Thursday, July 20, 2006

Digging into foreign cultures by studying their archaeology
What could be more thrilling than discovering an ancient ruin, a hidden city or even a lost tribe -- the buried treasure of humankind itself?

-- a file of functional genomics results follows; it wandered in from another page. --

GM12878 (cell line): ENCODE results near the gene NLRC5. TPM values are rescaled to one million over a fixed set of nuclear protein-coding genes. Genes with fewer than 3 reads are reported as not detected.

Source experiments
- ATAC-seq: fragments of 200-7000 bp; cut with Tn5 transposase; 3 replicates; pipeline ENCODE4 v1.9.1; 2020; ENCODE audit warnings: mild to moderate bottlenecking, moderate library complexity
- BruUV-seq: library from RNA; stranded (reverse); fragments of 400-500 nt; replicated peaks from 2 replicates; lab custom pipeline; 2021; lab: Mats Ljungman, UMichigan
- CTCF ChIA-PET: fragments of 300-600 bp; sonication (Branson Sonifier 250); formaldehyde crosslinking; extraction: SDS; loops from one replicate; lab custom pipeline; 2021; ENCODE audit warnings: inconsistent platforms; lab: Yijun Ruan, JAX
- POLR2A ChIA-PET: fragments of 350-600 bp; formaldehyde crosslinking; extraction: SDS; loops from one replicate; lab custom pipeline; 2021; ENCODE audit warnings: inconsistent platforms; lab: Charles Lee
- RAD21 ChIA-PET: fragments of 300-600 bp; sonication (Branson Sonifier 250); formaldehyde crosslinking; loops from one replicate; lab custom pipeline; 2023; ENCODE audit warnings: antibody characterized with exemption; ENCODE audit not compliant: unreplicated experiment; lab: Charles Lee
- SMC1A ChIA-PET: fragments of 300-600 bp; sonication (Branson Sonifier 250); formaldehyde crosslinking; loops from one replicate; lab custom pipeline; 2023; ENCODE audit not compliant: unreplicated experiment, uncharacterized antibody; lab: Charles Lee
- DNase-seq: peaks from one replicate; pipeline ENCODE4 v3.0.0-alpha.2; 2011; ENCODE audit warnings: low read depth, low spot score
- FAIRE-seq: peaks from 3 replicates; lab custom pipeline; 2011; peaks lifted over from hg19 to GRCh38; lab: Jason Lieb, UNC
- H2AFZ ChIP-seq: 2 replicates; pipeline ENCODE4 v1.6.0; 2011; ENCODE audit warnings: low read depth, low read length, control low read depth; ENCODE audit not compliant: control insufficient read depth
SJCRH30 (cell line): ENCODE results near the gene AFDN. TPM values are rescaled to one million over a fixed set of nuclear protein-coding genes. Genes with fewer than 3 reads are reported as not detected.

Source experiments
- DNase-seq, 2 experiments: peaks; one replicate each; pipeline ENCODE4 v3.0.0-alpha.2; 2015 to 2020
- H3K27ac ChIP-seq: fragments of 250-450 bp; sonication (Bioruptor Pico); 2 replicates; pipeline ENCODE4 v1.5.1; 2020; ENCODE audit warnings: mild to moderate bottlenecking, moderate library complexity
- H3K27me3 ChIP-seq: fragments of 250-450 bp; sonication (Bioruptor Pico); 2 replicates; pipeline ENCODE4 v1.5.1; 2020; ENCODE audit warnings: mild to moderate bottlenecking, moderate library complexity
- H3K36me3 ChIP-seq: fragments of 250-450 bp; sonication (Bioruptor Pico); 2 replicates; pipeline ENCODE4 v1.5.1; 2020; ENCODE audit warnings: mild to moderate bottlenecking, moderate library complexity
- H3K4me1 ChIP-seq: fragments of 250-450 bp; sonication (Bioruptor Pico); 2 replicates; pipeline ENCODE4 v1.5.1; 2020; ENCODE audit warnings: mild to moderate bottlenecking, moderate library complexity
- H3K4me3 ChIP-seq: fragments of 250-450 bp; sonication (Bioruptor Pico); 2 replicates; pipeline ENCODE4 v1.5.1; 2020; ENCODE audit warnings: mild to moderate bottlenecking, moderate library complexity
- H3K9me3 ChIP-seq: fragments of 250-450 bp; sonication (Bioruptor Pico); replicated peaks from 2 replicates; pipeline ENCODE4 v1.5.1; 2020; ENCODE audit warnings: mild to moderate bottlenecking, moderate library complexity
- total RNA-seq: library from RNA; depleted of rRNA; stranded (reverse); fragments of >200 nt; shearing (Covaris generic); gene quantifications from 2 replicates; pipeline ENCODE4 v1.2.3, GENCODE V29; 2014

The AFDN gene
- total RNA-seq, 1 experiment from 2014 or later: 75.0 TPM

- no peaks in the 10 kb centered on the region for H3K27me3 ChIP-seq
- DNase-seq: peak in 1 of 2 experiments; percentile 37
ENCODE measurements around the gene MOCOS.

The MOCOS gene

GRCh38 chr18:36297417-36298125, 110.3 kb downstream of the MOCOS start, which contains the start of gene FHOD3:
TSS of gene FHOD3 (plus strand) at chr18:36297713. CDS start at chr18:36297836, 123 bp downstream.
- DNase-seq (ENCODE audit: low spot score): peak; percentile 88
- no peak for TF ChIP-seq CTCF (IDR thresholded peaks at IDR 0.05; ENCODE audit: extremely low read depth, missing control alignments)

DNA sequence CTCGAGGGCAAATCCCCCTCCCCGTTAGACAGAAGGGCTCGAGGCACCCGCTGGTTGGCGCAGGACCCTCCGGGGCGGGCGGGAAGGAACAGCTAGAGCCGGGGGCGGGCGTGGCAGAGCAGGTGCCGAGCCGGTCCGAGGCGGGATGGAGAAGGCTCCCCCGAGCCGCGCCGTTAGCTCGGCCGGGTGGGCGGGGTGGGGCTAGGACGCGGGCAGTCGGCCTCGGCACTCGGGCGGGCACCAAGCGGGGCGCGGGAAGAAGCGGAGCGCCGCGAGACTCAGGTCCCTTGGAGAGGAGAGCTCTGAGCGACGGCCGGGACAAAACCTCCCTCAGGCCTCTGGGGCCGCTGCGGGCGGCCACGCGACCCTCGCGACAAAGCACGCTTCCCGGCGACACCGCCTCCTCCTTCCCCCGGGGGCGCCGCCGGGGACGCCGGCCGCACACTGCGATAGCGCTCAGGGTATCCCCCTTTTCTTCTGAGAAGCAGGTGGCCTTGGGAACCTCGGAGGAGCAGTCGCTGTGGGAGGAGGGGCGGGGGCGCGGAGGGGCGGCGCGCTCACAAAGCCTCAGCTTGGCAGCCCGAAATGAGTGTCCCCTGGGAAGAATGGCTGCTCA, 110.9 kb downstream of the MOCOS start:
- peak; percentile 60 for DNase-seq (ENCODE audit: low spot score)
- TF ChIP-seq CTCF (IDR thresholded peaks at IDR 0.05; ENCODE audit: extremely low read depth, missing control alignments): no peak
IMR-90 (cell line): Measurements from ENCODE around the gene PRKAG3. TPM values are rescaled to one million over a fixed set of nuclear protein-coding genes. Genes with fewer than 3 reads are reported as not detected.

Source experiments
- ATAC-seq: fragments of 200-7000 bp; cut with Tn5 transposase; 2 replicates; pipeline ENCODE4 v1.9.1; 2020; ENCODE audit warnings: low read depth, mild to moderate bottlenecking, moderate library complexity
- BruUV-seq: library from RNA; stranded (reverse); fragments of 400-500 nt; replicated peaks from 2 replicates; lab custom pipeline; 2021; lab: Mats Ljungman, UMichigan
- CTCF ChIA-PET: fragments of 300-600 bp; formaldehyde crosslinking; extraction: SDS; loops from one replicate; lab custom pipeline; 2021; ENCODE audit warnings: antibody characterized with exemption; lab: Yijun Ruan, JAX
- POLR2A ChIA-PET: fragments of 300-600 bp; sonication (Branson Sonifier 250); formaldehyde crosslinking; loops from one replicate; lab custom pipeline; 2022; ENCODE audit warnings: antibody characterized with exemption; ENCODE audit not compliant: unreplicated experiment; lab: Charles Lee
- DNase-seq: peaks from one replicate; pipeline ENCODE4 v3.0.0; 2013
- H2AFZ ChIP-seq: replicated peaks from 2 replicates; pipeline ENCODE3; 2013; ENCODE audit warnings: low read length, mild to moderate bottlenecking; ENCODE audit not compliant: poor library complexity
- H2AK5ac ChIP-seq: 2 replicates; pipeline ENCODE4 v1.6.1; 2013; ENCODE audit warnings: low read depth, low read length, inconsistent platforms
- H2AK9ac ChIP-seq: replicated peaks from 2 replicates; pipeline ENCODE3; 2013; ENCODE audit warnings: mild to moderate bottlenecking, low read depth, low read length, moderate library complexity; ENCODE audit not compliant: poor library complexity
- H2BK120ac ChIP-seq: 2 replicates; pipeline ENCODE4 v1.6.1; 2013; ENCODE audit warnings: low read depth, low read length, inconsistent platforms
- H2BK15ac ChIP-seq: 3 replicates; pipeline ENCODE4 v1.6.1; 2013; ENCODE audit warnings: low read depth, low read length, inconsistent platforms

In "From Stonehenge to Samarkand: An Anthology of Archaeological Travel Writing" (Oxford University Press; $35; 291 pages), editor and author Brian Fagan makes his own Grand Tour of archaeological adventurers. His subjects range from the antiquarian collectors of the 16th century through the 19th century excavators of Middle Eastern, Mayan and American Indian sites, from renowned tourists such as Thomas Cook and Mark Twain to modern observers such as Paul Theroux and Karin Muller, traveling at a time when places such as Angkor Wat and Machu Picchu are wrapped in a suffocating embrace.